Whatever debate there is over the price tag to affix to Gris’s works, there is deep consensus about one aspect of his market: Only seven or eight of the artist’s 17 creative years before his death, in 1927, at age 40 of kidney failure, produced works worth serious consideration. Gris’s 1977 catalogue raisonné, the life’s work of collector and critic Douglas Cooper, lists 621 painted works. The most highly valued of these, as measured by auction performance, are the ones done between 1911, when Gris began dabbling in Cubism, and 1919, when he, along with the rest of the French avant-garde, were turning from formal experimentation to harmonious composition. Paintings completed after 1919 fetch much less than earlier ones. At a day sale at Christie’s London in June 2007, for instance, the sentimental 1924 oil Arlequin et Pierrot (est. £200-300,000; $396-594,000) went for £240,000 ($476,000).
On occasion, Gris’s painted collages from around 1913, typically incorporating paper and mounted on canvas, can rival his best paintings in price. Such was the case for Guitare, a major collage from late 1913 (est. $6-8 million), which brought $6.5 million at Sotheby’s New York in November 2008. As for his drawings, moma’s Temkin believes they have not gotten the critical recognition they deserve. These pieces, which generally stand alone rather than serve as studies for paintings, include both still lifes and portraits often rendered with lines reminiscent of Ingres’s works on paper. "His evocation of character is an underrecognized part of his ability," says Temkin. This lack of appreciation is reflected in the prices, which though generally low, according to Fernández-Montesinos, vary widely. On the one hand, the 1918 Nature morte à la théière (recto); tude de bouteille (verso), still lifes executed in pencil on the two sides of a piece of paper, went for €169,000 ($218,000) against an estimate of €80,000 to €120,000 ($102-153,000) at the Saint Laurent sale. Meanwhile, in April, Fernández-Montesinos’s gallery had the superb pencil portrait Tête de femme on offer for around $60,000.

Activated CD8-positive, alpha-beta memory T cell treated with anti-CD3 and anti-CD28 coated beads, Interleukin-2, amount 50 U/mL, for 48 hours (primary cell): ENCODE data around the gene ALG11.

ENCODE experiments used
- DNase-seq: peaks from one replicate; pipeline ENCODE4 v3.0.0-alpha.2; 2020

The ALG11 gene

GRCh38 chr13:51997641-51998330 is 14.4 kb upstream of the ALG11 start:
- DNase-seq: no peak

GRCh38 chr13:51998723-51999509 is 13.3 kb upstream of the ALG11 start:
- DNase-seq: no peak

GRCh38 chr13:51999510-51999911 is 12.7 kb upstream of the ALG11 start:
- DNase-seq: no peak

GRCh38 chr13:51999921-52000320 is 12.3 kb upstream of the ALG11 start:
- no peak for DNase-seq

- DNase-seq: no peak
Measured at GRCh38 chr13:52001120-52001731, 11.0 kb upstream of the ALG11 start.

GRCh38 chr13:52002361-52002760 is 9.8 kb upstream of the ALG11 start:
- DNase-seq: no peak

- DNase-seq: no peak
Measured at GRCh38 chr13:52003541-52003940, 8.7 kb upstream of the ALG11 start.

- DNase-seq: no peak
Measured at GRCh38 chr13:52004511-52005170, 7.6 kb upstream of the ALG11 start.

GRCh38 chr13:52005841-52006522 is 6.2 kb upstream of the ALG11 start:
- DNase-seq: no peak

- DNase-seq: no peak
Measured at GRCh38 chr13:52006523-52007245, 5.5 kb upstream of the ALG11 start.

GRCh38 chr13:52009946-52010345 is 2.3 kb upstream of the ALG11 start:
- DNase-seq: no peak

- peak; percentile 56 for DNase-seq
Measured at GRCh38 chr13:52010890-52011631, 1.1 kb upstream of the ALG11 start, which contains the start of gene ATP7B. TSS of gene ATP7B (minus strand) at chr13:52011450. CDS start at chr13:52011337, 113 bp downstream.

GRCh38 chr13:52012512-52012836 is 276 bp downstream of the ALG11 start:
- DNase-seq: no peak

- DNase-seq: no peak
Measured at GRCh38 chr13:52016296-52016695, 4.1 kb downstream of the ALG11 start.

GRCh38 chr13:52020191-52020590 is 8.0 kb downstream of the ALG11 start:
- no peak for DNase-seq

Michael Findlay, the director of New York’s Acquavella Gallery, says the fluctuation in Gris prices demonstrates that "Cubism continues to be somewhat challenging for the collecting world." Alexander Platon, a director of Impressionist and modern art at Sotheby’s London, estimates that about one-third of Gris’s principal paintings and collages are in the hands of private collectors. Among these lucky few is Leonard Lauder, the chairman of Estée Lauder Companies. The British art historian John Richardson credits Lauder with purchasing "the cream" of Douglas Cooper’s important Cubist collection when it was sold by Cooper’s heir in the period after his death in 1984. Fernández-Montesinos points to Lauder as a possible winner of the record-breaking Livre, pipe et verres.
On the institutional side, the museum world is rediscovering Gris. In 2005, Madrid’s Reina Sofia held a retrospective that placed his works on paper and his later paintings alongside the better-known paintings and collages of the 1910s. At MoMA, Temkin has redone the Cubist galleries with the aim, in part, of making "more of a splash for Gris." Featured are two of his paintings — including Still Life with Flowers, 1912, which turns objects on a table into a view as multifaceted as a diamond. "It’s the first time," says Temkin, "that Gris has had his own wall since we opened."